For more info, see:
The European Commission’s website on transport
The European Parliament Transport Committee’s website
The Council’s website with press releases from council meetings on transport, energy and communications
The Norwegian Ministry of Transport and Communications, info in English

Communications
Information technology and broadcasting has an ever increasing impact on our daily life. Security of information is among the highest priorities for the EU within Information and Communication Technologies (ICT), and the fight against spam and computer criminality is of high importance. The introduction and widespread use of new ICT also make important parts of the EU’s Lisbon Strategy.

Other important priorities are the competition rules for electronic communication and the reduction of costs for EU citizens using their mobile communication equipment abroad. The Commission has successively introduced regulations for roaming of voice calls, then for SMS and data transfer.

Likewise a priority has been the opening of the postal market, with the aim of securing a high quality univeral postal service within the EU. The third postal directive from 2008 (2008/06/EC) has provided for the postal market to be fully opened from 2011, with exceptions for for 11 countries which have asked for delayed introduction.

Norway is represented in the expert groups and comittees of the Commission, and is also a member of the European Network and Information Security Agency (ENISA).

For more info, see:
The European Commission’s website for the Information Society and Media
The European Commission’s website for the Inner Market
The Norwegian Ministry of Transport and Communications, info in English

The telecommunications markets in most of the Member States have been fully liberalised since 1 January 1998. The major challenge for European policy seems to be to ensure the effective implementation of the regulatory framework for electronic communications and to strengthen competition in electronic communications markets. On 12 July 2000 the Commission presented proposals for an overhaul of the rules for electronic communications. For more information on the regulatory package, see the website of the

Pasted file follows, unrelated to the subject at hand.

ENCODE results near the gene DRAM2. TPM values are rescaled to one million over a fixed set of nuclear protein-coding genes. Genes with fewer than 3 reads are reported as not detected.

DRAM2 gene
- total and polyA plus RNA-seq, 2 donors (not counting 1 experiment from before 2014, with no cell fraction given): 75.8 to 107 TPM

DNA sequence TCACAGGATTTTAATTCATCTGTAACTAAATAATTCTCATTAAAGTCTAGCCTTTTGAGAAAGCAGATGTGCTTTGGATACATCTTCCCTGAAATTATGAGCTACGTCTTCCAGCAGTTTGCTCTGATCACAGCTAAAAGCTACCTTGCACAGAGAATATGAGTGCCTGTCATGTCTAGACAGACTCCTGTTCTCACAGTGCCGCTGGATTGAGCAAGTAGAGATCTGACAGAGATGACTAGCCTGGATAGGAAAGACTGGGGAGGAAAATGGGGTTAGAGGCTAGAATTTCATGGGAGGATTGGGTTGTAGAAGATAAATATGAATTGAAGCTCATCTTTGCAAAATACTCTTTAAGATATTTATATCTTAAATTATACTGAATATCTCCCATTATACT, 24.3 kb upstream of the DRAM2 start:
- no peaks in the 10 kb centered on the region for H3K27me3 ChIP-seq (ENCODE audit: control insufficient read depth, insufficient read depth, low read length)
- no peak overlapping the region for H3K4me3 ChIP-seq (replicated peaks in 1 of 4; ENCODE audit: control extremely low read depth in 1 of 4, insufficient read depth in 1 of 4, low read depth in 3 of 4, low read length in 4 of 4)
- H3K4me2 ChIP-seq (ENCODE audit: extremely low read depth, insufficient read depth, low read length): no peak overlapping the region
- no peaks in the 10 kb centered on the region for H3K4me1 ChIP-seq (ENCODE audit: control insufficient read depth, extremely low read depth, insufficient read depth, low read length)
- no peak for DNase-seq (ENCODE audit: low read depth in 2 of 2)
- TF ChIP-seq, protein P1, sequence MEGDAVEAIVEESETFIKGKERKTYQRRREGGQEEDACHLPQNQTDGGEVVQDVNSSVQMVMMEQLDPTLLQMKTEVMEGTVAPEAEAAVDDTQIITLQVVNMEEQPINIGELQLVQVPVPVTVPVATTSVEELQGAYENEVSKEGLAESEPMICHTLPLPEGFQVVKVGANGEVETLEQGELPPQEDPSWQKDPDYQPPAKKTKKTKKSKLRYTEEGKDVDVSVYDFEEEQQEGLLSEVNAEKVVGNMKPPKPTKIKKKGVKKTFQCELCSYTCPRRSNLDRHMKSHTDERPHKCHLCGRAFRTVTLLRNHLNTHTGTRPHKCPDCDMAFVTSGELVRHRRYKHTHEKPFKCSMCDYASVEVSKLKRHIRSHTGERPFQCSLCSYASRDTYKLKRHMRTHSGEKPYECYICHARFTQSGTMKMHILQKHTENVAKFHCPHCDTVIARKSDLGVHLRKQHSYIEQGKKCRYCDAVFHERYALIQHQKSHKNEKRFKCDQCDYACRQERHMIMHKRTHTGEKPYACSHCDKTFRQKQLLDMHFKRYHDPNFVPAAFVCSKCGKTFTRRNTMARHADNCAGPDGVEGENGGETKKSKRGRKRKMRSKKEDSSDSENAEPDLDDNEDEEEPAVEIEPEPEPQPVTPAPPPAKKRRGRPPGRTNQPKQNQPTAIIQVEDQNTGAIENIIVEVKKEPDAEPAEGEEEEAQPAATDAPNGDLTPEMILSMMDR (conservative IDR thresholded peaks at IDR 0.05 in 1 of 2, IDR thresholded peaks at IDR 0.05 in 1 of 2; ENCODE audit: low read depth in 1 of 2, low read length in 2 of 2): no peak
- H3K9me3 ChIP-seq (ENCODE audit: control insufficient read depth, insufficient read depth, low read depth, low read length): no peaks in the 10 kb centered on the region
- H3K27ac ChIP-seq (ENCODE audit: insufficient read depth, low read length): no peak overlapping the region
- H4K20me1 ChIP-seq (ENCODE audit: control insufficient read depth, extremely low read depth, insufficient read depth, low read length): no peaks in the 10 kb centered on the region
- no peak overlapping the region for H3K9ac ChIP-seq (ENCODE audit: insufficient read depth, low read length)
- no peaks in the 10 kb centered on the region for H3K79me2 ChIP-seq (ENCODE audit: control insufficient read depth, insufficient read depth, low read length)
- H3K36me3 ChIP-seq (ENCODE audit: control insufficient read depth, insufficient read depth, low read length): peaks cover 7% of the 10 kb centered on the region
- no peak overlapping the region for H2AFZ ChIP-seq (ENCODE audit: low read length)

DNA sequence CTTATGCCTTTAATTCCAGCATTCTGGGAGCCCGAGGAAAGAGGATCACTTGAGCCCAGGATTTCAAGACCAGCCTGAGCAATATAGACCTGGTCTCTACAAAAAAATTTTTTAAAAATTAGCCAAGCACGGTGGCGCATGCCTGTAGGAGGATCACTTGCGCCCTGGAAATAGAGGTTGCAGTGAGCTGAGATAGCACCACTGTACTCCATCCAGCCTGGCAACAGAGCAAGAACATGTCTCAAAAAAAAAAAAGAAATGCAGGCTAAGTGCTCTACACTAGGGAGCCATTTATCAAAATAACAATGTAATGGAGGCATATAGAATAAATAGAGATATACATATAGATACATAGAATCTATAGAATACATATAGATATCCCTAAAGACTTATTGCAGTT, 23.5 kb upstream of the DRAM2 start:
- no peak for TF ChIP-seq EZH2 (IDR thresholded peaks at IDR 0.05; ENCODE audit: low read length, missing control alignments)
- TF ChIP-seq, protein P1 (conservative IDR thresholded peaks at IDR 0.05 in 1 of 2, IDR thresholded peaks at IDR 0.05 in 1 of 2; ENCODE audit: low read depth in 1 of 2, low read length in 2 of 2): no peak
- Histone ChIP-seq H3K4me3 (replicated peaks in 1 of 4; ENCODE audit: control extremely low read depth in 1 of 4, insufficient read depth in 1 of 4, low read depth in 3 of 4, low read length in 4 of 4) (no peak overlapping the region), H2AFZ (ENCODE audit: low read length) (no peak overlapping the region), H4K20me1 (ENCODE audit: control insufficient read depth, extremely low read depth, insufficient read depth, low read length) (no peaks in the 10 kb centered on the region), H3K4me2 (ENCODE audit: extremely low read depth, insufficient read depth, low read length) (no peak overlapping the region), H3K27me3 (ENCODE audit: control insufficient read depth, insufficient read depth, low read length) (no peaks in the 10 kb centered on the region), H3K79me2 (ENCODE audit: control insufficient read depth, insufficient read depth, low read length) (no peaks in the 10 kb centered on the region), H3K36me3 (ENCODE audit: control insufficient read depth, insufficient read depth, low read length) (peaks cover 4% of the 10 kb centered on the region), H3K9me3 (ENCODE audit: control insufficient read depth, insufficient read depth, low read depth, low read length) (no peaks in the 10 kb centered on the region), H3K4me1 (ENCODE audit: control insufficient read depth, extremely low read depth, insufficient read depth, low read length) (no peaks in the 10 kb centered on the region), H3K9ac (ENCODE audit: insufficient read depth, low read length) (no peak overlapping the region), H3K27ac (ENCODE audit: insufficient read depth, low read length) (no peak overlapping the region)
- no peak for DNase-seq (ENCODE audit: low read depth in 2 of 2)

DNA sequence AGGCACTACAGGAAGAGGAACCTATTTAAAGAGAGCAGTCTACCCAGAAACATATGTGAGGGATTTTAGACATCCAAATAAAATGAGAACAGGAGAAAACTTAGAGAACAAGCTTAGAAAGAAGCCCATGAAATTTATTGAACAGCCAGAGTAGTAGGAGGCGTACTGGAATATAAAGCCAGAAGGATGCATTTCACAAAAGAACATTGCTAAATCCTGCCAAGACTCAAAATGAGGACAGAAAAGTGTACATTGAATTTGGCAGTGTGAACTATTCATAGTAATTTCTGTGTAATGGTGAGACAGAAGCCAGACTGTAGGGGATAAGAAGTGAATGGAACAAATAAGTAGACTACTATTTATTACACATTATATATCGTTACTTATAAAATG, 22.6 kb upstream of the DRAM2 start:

European Commission on the Information Society.

New regulatory package: The new regulatory package consists of the framework directive and four specific directives: authorisation, access and interconnection, universal service and user rights, and data protection in telecommunications services (in addition there is a regulation on unbundling access to local loop, a liberalisation directive and a decision on Community radio spectrum policy). This new package will considerably simplify and clarify the existing regulatory framework. The Council and the European Parliament agreed on 12 December 2001 on the framework directive and three of the specific directives. The Council finally adopted this package on 14 February 2002. The data protection directive was formally adopted 25 June 2002 and the total package was implemented in the Member States in June 2003.

The postal sector in the European Union is undergoing changes beyond the current adopted framework. Information on the impact of liberalisation measures on the sector is available on updated information.

 

Opening to competition: On 10 June 2002 the European Parliament and the Council amended Directive 97/67/EC with regard to the further opening to competition of the Community postal services. The directive provides a timetable for a gradual and controlled opening of the letters market to competition. Member States may continue to reserve universal postal services to universal service provider(s) within the limits of 100 g/3xtariff from 2003 and 50 g/2.5xtariff from 2006. The final, decisive opening up of the market is intended to take place in 2009.

For further questions, please contact
Transport Counsellor at the Mission of Norway to EU Olav Grimsbo, olgr@mfa.no ph.: +32 (0) 2 238 74 44
Councellor for Counsellor for Post and Telecommunications, Willy Jensen, wije@mfa.no, + 32 (0)2 238 7463 

 

 


Source: Olav Grimsbo     |   Bookmark and Share